I’m not so keen on the VPN by default thing though.. I hope they plan to upstream metasploit back to ports at least.
>We are security enthusiasts from China, Germany, France, Netherlands, Norway, Switzerland, Mexico, India and Russia. Some of us have used *nix systems since 1999.
>Coding && DeCoding && Talks && Beers && Wine && Pizzas && Good Music && Stuff && Hacking.
So at least nine contributors, unless they're counting one person as being from multiple countries.
> WireGuard is not yet complete. You should not rely on this code. It has not undergone proper degrees of security auditing and the protocol is still subject to change. We're working toward a stable 1.0 release, but that time has not yet come.
I agree that WireGuard will be great when it's done. Is there something I'm missing?
Personally, even if there isn't anything actually shady going on, I would want my VPN provider to be beyond reproach. Any smart VPN provider wouldn't want even tenuous connections to data mining companies.
It feels a bit dirt to recommend Private Internet Access since they were the ones who pointed this out on HN, but so far AFAIK they are the only ones that have have been court-tested. Other options would be TorGuard or Mullvad VPN. Mullvad even already supports WireGuard!
> ProtonVPN has a pretty shady reputation on HN due to their business connections to TesoNet, which is a data mining company
Does that mean ProtonMail also is no longer trustworthy?
I guess that depends on your threat vector. I mainly want copyright hounds and data miners (including my ISP) to stay out of my way. For this a public VPN is perfect. Hell, in a weird way, if PIA somehow turned out be a NSA honeypot they would be even better for that purpose since they'd essentially be untouchable by copyright holders.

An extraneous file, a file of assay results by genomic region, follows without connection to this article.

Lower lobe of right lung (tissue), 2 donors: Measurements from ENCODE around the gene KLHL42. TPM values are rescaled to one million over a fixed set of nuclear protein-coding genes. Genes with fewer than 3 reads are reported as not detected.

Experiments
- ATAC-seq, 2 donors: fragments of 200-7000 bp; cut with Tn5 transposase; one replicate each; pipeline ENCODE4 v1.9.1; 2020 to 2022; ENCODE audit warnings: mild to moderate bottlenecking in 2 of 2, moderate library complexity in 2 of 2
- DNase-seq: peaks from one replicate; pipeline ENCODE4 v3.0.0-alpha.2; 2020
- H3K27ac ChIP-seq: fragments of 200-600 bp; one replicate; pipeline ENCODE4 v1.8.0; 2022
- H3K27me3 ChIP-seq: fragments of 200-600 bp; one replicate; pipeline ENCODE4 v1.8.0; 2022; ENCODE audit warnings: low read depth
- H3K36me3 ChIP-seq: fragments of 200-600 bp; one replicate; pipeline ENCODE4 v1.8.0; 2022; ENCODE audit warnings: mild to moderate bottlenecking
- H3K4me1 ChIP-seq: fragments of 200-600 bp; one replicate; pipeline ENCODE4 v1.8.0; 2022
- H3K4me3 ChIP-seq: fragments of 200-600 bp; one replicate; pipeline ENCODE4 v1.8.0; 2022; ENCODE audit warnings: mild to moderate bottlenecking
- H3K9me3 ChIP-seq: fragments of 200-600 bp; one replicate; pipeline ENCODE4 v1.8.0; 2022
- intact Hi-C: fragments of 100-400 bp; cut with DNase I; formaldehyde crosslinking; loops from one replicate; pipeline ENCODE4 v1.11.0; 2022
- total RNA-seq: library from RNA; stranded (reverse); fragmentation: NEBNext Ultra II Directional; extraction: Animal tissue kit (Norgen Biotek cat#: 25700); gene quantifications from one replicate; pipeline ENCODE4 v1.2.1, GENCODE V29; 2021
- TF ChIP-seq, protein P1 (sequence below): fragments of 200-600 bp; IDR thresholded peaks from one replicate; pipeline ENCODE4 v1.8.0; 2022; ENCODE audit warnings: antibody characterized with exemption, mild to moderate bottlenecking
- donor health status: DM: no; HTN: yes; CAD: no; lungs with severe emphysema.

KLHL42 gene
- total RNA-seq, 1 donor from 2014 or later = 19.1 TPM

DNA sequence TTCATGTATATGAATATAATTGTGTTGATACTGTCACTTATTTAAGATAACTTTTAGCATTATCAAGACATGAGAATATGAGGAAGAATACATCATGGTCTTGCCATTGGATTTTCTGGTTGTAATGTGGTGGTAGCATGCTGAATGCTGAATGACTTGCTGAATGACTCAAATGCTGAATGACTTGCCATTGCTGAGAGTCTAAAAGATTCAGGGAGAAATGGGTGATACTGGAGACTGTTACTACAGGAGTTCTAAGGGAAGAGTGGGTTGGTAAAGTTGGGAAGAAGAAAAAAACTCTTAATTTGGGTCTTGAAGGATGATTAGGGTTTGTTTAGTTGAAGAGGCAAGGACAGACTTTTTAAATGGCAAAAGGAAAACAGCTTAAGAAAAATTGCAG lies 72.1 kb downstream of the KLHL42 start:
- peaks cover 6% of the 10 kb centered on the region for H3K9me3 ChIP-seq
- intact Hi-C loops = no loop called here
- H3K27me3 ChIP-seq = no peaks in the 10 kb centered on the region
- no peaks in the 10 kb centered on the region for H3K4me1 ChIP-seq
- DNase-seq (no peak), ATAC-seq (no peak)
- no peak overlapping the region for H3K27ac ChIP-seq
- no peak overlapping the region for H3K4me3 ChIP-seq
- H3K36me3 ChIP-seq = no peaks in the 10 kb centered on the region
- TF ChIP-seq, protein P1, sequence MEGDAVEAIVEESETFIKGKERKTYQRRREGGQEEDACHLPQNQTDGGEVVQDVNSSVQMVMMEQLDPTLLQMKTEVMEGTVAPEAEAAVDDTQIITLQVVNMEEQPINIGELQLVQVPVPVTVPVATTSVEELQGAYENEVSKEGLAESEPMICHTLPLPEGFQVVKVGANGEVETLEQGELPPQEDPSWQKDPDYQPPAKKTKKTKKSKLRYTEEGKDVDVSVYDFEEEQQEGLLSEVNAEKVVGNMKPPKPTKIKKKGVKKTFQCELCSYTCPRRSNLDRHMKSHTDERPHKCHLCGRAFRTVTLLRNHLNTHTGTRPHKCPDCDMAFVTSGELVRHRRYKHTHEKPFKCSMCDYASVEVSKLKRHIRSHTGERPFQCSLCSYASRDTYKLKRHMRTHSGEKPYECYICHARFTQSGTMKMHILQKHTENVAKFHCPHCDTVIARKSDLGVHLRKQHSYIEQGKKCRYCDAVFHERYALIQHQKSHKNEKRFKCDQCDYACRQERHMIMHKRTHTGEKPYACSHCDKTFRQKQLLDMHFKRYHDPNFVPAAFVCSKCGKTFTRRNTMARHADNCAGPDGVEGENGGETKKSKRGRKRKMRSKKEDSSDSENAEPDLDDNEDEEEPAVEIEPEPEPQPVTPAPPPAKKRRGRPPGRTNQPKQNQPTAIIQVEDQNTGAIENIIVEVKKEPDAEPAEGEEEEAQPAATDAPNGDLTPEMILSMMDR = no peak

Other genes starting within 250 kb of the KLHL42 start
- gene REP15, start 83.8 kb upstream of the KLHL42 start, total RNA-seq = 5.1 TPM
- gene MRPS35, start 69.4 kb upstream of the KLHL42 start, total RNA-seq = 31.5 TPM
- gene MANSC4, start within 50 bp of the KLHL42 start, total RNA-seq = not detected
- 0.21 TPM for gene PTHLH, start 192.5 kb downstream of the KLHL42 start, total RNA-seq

In general, I guess a personal VPN is more private on a micro level (no VPN provider that can spy on you) but less private on a macro level (any determined actor can trace your DO VPN back to you since you are the only user)
> Does that mean ProtonMail also is no longer trustworthy?
That is, again, for yourself to decide.
Personally I think the Proton company isn't malicious and just really bungled up the launch of ProtonVPN by going at it together with / through TesoNet, and their VPN efforts will forever be tainted by that.
But, that has very little to do with their mail branch, which preceded ProtonVPN and which so far seems a pretty good offering to me if you want your mail to be encrypted-at-rest.
For most VPN companies, you basically have to blindly trust them that they aren't doing anything nefarious. ProtonVPN is different because it's been thoroughly checked and vetted by Mozilla (https://blog.mozilla.org/futurereleases/2018/10/22/testing-n...) and also because there is full transparency regarding who runs the service. You can find the names of the former CERN scientists who created the service, along with their past scientific publications, and things that prove who they are.
Good call IMHO. That’s what I would do as well if I felt the need to use a VPN.
It seems to me that 'zx2c4 just hasn’t come around to reword that paragraph yet.
If Wireguard is good enough for Latacora then I would feel safe using it.
This question has come up before, see e.g. https://news.ycombinator.com/item?id=16326421 and https://news.ycombinator.com/item?id=17848471
Can’t take it seriously from a security perspective, then.
This one. I mean sure, that lock-pick you bought from a guy in the pub, he said it was only for testing padlocks, but now you see other people testing doors along the hall and you're wondering what you just walked into...
Huge TCB, they already fucked up. So much for security.